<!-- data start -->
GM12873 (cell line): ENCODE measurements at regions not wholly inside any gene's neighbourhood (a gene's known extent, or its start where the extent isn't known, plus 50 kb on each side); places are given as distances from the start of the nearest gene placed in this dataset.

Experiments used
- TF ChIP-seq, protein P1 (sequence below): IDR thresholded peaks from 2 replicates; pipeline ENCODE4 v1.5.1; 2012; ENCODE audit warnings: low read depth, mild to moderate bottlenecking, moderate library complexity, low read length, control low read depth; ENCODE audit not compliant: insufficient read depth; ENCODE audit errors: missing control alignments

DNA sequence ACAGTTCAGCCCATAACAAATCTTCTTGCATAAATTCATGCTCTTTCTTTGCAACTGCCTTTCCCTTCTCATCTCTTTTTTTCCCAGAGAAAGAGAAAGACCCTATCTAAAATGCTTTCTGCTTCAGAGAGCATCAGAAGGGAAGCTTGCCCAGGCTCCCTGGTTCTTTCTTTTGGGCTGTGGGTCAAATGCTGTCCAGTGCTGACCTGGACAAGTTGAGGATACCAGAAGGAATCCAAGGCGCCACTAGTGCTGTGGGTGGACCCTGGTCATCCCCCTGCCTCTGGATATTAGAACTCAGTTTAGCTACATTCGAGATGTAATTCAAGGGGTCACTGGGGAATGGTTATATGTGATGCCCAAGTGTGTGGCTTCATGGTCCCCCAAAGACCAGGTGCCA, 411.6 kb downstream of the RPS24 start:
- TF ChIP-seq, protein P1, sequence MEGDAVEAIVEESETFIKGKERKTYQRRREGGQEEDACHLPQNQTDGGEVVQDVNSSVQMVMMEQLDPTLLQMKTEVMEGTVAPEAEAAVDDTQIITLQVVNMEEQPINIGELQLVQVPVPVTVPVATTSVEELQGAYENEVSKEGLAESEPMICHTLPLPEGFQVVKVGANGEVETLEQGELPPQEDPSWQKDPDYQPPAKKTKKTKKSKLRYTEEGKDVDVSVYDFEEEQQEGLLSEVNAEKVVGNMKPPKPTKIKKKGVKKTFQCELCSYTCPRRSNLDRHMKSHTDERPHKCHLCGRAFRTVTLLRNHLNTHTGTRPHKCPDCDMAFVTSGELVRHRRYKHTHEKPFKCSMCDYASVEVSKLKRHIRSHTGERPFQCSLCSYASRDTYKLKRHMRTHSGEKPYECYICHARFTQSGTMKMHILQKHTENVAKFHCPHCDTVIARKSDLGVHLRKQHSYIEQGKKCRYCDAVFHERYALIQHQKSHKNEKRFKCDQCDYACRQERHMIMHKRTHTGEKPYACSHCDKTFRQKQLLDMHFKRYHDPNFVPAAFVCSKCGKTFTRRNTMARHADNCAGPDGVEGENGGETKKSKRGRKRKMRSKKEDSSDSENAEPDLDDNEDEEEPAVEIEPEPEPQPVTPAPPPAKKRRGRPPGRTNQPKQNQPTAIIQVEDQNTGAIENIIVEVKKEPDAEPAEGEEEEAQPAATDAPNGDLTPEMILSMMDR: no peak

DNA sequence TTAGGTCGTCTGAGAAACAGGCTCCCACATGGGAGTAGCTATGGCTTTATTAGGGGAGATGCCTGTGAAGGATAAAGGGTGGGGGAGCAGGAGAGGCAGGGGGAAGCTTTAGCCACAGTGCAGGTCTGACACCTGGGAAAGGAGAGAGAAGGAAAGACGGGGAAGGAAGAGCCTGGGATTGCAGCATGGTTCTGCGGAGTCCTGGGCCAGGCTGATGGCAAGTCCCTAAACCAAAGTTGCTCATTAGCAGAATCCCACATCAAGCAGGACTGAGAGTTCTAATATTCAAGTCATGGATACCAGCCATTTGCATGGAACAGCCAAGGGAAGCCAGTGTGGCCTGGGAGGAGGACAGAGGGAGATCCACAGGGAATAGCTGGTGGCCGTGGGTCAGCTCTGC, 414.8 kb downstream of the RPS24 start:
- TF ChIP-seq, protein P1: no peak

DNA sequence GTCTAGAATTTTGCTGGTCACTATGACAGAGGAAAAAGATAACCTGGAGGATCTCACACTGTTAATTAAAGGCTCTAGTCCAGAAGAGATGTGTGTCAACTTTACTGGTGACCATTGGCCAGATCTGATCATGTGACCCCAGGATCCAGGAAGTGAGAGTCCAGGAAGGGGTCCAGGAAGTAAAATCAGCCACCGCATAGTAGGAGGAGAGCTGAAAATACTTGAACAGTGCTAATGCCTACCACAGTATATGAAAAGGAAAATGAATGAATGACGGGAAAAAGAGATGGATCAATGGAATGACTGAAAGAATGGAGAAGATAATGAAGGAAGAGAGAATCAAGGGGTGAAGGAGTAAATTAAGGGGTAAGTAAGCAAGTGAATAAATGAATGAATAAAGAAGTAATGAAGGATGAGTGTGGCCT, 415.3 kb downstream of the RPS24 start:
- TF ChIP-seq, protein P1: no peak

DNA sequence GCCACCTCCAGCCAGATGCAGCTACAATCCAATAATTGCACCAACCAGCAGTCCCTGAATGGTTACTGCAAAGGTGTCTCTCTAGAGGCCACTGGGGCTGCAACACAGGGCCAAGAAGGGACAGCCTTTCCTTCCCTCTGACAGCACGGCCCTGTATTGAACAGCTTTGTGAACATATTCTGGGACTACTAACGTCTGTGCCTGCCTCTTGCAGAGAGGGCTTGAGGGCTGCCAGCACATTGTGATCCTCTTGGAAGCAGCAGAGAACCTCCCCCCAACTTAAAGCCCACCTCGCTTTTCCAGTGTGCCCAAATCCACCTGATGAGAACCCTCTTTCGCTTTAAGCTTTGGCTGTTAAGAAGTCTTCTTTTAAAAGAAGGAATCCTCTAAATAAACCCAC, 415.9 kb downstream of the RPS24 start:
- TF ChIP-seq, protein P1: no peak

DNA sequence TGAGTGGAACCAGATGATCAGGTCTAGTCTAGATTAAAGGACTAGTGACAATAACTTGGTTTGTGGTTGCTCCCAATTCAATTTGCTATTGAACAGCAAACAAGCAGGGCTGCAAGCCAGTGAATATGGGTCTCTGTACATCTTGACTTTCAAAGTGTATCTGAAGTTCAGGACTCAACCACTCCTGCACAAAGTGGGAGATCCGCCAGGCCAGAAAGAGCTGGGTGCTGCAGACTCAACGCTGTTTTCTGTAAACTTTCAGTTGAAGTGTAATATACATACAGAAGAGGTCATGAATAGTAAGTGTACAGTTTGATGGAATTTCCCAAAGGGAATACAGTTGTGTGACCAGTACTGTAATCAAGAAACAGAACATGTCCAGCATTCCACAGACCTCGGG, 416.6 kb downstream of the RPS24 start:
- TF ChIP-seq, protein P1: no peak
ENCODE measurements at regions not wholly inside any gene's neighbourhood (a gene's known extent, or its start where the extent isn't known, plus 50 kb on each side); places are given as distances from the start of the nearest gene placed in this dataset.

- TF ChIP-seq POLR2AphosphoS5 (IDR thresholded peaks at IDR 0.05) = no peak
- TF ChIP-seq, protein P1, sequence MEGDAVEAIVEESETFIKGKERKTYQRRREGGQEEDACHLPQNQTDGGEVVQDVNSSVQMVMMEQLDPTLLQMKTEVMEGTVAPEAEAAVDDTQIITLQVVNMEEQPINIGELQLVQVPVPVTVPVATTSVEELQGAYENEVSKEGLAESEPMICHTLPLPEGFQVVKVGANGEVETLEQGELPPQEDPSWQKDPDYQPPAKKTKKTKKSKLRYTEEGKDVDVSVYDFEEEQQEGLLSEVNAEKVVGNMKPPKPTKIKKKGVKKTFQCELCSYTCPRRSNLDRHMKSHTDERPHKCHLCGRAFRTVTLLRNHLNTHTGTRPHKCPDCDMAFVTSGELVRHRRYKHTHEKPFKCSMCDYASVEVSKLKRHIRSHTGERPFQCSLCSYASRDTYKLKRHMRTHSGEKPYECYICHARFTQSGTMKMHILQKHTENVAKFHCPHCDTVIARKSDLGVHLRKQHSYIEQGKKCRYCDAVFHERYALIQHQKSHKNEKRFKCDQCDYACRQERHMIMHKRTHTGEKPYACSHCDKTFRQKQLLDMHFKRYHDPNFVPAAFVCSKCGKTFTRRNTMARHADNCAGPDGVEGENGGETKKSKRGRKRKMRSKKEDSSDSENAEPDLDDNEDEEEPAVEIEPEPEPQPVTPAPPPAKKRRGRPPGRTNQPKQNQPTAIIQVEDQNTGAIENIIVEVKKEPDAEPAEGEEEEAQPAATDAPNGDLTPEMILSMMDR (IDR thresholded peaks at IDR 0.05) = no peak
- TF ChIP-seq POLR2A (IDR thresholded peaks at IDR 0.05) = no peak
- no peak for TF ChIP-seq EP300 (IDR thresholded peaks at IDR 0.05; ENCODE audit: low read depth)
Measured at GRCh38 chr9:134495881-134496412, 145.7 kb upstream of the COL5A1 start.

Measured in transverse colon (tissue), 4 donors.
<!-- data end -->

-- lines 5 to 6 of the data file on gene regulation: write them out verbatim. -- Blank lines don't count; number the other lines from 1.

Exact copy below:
- TF ChIP-seq, protein P1, sequence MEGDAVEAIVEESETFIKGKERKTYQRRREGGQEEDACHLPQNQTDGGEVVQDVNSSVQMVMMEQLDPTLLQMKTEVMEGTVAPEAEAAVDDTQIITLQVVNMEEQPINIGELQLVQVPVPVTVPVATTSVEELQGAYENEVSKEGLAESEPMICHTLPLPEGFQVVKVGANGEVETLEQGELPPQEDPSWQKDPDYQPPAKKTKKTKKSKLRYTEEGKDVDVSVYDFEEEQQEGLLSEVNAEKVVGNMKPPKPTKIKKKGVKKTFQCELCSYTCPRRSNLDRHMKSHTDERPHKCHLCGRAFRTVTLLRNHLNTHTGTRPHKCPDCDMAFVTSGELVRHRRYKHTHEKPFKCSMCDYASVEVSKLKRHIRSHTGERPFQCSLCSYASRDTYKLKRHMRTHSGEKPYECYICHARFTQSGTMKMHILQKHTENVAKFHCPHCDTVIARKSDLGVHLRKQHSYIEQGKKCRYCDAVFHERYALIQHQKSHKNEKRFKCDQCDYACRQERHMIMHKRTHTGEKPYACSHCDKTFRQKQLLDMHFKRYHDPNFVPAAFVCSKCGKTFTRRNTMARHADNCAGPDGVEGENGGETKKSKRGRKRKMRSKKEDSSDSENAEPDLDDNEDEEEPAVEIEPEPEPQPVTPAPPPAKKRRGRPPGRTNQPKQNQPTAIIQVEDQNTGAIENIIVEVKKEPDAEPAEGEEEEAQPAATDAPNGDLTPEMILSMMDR: no peak

DNA sequence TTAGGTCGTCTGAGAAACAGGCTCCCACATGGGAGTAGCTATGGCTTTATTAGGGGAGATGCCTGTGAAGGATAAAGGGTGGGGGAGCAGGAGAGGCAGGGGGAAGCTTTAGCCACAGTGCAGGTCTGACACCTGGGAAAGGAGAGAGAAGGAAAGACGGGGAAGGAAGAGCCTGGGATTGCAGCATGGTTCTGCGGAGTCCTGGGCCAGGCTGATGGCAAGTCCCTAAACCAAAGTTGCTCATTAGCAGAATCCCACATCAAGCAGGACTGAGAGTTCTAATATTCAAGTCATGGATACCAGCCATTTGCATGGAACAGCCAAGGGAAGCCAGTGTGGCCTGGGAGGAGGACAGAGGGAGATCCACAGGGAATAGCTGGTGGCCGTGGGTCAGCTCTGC, 414.8 kb downstream of the RPS24 start: